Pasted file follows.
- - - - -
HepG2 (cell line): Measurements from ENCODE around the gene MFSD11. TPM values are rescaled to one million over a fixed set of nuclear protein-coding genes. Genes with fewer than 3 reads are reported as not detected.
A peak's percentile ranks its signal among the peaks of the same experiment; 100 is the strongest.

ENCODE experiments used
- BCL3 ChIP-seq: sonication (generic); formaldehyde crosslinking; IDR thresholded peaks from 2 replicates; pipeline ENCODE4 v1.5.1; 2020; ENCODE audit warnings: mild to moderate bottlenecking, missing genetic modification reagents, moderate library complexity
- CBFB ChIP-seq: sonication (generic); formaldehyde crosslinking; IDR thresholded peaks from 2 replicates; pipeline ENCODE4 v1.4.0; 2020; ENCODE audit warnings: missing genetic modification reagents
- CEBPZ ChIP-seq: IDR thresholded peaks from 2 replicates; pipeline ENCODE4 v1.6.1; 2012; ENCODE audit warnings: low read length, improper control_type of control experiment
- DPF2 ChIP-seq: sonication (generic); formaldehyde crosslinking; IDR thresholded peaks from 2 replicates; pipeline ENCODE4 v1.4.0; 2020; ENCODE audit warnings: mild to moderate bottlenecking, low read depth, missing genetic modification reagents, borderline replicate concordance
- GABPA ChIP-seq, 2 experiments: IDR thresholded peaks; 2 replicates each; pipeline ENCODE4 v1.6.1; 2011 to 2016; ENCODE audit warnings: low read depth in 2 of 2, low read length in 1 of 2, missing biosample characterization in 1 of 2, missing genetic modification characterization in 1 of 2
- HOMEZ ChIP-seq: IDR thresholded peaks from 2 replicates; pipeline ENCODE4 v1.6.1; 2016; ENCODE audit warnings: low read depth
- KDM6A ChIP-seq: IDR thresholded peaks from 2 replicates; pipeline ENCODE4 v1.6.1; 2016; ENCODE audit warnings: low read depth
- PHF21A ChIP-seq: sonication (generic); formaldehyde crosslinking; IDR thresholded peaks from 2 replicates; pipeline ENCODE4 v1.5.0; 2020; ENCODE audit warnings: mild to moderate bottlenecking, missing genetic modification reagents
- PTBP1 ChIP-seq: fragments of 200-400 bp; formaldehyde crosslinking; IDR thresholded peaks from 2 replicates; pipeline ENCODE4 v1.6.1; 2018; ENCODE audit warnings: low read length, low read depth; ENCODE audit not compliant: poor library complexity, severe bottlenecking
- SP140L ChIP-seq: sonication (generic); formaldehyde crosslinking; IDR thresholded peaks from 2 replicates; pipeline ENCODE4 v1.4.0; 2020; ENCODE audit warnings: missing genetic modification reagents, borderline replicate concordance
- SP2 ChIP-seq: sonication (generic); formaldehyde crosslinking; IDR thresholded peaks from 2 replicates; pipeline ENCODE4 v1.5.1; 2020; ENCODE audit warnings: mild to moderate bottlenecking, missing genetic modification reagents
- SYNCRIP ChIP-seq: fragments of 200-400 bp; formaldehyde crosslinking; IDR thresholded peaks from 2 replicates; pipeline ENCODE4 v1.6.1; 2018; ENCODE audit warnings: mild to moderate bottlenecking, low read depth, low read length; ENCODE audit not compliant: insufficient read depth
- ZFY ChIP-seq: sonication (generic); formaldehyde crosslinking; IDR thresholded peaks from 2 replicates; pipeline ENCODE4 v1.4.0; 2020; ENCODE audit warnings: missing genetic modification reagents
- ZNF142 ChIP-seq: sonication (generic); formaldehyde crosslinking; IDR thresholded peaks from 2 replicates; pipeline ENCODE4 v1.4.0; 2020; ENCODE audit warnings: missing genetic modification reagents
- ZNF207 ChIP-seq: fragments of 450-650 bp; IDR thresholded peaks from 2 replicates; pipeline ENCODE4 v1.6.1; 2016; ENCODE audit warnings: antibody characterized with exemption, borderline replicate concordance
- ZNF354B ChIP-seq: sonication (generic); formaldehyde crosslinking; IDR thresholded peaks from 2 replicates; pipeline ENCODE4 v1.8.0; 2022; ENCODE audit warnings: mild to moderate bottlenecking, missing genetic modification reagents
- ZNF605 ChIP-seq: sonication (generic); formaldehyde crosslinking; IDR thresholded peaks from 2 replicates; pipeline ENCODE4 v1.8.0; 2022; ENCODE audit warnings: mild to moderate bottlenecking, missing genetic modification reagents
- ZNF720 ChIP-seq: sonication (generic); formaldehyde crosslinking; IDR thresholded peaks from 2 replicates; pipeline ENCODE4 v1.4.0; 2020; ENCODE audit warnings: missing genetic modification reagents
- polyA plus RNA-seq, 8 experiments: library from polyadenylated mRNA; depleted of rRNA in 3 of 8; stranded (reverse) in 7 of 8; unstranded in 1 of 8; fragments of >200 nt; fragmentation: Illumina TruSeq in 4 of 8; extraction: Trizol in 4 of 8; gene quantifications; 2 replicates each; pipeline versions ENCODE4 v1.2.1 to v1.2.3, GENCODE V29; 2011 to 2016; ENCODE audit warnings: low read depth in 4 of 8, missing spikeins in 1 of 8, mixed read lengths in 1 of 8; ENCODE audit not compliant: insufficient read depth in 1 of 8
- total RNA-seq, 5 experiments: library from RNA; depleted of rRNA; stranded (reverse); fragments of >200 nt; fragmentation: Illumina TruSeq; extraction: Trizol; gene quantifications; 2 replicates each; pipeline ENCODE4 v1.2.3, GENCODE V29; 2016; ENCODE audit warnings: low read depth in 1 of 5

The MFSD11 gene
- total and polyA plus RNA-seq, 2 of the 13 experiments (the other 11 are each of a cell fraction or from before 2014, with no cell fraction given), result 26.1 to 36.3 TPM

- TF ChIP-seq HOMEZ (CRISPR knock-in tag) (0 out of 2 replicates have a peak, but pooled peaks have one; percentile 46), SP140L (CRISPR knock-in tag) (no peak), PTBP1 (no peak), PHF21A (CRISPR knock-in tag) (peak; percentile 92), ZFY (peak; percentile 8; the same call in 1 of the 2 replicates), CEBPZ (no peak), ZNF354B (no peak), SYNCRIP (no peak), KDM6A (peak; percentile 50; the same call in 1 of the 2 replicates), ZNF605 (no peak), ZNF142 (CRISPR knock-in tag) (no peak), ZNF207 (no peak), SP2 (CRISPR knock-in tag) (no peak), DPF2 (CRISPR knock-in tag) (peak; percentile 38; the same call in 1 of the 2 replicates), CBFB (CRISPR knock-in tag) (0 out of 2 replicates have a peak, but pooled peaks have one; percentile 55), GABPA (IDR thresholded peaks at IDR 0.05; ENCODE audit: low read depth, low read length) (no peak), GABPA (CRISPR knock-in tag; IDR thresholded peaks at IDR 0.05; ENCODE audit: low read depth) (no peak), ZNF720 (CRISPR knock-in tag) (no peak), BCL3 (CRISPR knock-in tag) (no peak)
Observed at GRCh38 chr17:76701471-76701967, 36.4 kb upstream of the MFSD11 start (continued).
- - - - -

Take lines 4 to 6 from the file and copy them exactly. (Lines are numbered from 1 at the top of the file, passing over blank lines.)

- BCL3 ChIP-seq: sonication (generic); formaldehyde crosslinking; IDR thresholded peaks from 2 replicates; pipeline ENCODE4 v1.5.1; 2020; ENCODE audit warnings: mild to moderate bottlenecking, missing genetic modification reagents, moderate library complexity
- CBFB ChIP-seq: sonication (generic); formaldehyde crosslinking; IDR thresholded peaks from 2 replicates; pipeline ENCODE4 v1.4.0; 2020; ENCODE audit warnings: missing genetic modification reagents
- CEBPZ ChIP-seq: IDR thresholded peaks from 2 replicates; pipeline ENCODE4 v1.6.1; 2012; ENCODE audit warnings: low read length, improper control_type of control experiment